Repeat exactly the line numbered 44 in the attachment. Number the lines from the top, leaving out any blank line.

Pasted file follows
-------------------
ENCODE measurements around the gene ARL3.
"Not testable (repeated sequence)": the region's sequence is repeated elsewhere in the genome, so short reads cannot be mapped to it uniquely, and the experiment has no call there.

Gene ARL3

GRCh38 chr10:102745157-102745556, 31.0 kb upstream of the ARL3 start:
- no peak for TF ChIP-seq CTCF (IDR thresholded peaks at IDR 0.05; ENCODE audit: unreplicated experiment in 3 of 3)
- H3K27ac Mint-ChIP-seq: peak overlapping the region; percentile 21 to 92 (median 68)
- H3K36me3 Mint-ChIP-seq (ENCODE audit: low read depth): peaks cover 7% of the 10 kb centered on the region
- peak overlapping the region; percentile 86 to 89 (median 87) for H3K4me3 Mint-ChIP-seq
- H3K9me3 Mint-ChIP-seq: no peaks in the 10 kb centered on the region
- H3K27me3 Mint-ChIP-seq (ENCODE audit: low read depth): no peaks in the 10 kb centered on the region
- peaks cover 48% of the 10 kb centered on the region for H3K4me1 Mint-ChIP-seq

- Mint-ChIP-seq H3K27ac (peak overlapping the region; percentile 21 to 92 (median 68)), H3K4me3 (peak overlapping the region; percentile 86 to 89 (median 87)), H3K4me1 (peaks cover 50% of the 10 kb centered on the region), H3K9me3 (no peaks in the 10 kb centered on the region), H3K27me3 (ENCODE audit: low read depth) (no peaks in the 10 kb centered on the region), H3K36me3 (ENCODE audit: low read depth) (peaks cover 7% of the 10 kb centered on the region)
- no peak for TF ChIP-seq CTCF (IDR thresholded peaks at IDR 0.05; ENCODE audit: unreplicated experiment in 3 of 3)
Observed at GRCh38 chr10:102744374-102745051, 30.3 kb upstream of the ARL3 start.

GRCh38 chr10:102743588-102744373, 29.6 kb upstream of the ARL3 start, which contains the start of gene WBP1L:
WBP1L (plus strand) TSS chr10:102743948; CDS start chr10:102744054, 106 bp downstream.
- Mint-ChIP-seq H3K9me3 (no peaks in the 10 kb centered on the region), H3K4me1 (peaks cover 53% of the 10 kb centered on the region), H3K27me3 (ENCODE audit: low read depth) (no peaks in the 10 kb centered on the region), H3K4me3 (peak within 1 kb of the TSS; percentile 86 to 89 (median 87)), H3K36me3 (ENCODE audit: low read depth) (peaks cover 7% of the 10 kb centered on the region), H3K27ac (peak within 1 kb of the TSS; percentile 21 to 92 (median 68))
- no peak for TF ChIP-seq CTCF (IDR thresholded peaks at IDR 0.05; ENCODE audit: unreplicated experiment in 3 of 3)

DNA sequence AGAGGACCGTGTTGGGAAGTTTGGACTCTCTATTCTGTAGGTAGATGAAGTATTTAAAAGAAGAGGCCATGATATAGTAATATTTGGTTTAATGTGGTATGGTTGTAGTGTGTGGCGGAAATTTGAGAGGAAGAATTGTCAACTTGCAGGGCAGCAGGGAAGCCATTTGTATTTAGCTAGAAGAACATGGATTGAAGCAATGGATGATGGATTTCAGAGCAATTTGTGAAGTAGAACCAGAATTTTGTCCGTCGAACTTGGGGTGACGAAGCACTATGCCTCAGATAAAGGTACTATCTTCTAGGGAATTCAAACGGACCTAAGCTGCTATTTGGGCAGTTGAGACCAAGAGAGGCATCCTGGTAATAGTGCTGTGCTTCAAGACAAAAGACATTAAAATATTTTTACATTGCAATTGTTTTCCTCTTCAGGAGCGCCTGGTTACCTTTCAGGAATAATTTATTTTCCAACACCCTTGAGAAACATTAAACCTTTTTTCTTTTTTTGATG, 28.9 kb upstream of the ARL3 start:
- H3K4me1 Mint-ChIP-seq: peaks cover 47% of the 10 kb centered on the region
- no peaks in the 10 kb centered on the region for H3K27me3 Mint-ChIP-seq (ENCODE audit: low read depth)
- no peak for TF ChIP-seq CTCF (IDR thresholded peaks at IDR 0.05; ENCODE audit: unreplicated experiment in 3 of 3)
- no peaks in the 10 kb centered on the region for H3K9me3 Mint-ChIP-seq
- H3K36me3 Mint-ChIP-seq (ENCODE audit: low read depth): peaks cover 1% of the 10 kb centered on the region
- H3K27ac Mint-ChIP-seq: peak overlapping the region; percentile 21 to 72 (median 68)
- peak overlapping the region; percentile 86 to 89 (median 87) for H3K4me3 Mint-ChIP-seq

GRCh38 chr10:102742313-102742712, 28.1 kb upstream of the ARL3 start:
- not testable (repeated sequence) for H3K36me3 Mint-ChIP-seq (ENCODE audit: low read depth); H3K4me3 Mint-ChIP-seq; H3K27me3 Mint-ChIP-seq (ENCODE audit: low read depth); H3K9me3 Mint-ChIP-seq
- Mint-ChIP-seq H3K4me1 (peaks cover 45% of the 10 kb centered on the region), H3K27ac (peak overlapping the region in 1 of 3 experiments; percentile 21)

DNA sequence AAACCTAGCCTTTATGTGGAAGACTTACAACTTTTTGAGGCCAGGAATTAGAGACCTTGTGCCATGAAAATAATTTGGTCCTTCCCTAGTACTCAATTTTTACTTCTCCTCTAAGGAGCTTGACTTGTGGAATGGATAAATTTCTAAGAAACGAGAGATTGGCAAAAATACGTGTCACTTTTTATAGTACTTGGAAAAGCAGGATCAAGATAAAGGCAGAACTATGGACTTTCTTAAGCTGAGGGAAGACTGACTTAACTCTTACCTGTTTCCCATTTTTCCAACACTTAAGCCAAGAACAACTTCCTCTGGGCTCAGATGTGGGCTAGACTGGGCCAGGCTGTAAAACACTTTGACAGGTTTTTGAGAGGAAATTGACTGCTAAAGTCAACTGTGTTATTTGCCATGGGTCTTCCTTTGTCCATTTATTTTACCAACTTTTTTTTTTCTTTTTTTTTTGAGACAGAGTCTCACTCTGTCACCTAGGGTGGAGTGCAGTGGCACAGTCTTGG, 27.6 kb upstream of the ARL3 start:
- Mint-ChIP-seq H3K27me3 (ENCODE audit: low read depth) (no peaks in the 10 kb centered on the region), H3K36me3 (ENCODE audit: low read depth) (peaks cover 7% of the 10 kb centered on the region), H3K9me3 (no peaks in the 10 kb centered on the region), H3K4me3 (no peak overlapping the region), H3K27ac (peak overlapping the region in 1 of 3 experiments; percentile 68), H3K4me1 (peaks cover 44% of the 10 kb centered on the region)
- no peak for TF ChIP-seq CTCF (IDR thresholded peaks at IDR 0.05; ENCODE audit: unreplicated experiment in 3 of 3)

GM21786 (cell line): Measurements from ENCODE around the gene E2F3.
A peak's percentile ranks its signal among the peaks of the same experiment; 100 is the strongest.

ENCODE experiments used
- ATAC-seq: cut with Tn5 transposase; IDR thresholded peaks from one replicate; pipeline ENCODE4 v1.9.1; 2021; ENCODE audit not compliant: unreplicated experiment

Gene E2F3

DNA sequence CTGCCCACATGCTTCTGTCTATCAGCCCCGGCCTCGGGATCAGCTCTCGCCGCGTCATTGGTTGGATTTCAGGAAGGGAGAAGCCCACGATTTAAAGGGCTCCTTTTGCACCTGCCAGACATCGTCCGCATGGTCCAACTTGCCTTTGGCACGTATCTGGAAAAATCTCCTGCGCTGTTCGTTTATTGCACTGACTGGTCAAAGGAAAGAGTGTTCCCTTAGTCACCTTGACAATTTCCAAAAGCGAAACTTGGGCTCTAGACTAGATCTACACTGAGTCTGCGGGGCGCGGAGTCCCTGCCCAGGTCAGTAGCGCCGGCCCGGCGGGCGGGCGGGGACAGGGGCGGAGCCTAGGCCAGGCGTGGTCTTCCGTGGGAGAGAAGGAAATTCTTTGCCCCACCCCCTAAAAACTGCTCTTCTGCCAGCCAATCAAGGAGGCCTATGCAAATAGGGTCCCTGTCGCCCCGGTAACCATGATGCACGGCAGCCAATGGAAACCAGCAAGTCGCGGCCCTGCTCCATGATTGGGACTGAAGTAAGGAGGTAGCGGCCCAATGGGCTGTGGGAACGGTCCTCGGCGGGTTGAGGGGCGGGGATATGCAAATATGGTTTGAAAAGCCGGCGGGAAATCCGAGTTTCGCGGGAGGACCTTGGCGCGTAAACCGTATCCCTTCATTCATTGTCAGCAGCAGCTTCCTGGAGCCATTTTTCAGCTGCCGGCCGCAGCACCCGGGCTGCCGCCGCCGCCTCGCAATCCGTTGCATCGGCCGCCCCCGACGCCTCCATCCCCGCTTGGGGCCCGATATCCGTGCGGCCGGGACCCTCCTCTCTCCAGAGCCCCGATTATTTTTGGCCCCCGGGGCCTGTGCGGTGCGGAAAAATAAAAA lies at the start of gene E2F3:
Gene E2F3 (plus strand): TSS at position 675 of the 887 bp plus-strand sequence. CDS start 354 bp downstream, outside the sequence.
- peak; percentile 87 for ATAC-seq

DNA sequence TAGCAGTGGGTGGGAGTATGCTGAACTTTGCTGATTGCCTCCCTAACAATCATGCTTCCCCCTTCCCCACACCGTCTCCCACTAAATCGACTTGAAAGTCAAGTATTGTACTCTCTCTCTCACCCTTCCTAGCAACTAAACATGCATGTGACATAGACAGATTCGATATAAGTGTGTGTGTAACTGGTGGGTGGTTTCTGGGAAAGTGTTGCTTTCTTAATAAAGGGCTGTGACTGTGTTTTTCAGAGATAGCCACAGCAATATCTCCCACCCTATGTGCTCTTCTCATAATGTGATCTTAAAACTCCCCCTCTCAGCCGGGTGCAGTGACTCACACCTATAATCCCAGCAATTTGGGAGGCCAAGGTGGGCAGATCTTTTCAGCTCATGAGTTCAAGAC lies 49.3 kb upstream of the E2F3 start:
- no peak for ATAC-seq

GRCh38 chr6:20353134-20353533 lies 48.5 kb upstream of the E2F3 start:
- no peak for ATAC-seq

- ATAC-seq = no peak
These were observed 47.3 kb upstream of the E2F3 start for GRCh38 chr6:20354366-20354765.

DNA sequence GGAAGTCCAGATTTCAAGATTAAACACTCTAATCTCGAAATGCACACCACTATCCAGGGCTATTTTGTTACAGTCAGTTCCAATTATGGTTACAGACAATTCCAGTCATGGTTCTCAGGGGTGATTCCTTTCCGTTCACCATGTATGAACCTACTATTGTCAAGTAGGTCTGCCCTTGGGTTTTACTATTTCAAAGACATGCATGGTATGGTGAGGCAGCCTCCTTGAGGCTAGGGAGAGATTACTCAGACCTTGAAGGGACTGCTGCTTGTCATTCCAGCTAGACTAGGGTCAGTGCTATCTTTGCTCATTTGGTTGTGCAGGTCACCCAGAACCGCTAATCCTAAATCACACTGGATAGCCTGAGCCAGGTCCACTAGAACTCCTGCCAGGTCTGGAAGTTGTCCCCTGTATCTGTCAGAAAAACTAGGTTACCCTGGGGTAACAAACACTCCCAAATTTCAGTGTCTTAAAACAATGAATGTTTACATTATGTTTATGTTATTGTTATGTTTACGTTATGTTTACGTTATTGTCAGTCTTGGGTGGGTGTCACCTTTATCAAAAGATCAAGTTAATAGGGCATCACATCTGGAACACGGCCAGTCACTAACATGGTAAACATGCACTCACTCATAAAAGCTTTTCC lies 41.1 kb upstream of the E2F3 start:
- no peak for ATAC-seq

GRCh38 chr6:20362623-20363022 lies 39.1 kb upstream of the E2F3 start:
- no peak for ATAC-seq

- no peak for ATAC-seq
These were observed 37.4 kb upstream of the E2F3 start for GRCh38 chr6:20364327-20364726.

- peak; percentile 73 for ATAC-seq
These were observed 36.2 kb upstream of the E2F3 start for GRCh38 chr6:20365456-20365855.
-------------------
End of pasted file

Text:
- no peak for ATAC-seq